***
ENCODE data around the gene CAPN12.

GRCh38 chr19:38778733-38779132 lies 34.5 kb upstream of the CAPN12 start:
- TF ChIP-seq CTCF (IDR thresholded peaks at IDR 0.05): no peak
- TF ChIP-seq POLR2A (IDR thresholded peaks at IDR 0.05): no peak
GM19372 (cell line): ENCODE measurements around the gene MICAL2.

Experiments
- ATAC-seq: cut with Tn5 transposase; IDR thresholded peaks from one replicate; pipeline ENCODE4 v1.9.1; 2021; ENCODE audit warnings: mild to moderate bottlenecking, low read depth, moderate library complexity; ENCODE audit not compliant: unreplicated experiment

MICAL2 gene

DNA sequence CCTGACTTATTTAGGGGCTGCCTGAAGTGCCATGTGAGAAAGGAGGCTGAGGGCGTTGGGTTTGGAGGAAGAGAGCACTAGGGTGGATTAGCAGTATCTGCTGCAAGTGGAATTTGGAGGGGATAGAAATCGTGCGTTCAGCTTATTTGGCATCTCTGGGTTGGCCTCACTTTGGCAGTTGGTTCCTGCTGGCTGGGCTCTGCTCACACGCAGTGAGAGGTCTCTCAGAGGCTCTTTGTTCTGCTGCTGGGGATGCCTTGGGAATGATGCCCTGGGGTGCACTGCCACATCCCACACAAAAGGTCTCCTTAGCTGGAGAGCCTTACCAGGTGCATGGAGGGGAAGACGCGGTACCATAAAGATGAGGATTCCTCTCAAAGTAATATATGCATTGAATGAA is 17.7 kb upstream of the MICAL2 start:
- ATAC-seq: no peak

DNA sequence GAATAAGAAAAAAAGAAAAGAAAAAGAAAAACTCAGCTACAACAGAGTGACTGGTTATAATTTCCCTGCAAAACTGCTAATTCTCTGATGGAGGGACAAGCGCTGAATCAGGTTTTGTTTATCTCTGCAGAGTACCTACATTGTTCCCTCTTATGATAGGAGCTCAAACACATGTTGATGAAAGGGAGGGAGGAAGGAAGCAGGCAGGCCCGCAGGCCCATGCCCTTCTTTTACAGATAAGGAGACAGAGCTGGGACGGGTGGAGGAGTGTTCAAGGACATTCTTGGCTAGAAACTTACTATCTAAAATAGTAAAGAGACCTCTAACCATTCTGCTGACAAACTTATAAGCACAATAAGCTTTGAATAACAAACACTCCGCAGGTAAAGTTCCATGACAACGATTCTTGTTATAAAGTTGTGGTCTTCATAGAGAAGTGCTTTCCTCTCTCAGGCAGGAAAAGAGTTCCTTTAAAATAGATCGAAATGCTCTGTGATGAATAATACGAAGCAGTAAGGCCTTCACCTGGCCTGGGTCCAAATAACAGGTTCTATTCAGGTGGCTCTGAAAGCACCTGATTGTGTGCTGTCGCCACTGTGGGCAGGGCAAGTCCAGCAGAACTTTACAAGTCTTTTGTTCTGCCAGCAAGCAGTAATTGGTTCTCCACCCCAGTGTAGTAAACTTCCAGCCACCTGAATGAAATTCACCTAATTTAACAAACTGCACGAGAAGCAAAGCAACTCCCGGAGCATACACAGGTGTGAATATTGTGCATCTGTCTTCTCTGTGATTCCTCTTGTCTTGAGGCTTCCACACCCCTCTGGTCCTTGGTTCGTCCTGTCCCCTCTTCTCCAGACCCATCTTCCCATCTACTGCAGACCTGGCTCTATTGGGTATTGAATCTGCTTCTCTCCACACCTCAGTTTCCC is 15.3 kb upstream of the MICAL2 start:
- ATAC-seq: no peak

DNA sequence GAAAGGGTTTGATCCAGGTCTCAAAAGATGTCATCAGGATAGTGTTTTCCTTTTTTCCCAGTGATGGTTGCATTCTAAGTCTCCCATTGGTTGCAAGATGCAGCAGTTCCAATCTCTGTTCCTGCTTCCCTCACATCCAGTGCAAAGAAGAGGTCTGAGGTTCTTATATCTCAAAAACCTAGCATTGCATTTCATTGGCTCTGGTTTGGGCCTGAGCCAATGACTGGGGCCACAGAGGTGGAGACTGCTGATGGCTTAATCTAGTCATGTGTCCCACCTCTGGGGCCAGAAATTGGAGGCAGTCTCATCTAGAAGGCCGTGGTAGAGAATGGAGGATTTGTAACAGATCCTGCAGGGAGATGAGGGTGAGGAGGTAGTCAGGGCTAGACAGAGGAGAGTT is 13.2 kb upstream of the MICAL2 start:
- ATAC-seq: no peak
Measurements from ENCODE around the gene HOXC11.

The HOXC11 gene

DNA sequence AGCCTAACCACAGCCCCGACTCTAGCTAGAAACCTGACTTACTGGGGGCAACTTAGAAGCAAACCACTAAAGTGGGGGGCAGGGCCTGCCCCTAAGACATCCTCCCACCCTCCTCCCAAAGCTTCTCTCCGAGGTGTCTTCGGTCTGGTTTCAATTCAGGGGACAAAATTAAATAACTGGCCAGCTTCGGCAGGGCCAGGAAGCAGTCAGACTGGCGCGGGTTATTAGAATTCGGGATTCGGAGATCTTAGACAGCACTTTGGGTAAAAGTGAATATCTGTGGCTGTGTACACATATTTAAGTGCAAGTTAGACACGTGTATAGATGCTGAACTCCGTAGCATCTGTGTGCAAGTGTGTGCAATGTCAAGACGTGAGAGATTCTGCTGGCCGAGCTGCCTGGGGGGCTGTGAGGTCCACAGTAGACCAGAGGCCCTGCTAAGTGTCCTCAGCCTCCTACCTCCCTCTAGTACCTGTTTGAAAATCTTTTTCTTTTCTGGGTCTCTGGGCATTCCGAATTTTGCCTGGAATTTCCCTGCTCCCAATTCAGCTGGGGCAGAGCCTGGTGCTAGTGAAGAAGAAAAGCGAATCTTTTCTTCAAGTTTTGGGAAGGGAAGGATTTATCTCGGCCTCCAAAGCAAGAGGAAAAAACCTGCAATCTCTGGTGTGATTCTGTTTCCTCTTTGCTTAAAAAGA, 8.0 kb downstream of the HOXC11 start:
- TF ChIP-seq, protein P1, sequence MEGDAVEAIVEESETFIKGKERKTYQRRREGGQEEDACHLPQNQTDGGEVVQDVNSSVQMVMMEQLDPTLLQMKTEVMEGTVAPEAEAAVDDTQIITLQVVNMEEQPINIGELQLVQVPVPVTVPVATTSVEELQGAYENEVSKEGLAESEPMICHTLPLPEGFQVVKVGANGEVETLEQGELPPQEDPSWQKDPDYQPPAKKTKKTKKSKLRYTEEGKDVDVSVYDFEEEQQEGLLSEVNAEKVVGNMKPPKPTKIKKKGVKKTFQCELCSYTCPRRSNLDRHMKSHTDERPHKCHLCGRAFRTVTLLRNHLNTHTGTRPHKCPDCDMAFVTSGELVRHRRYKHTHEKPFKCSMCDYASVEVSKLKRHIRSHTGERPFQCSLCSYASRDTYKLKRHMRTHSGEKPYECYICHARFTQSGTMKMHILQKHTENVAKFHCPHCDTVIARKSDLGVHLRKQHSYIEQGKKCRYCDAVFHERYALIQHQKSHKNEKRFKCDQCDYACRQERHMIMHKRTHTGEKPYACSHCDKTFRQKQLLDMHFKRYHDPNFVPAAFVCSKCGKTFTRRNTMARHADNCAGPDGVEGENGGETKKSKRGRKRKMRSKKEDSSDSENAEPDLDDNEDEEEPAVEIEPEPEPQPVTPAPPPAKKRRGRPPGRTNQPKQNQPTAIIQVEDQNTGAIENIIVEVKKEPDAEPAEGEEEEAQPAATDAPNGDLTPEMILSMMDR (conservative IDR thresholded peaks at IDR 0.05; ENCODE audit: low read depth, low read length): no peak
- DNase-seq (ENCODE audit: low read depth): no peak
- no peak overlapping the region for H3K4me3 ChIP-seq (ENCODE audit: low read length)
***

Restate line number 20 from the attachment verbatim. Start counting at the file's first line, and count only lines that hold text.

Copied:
- no peak overlapping the region for H3K4me3 ChIP-seq (ENCODE audit: low read length)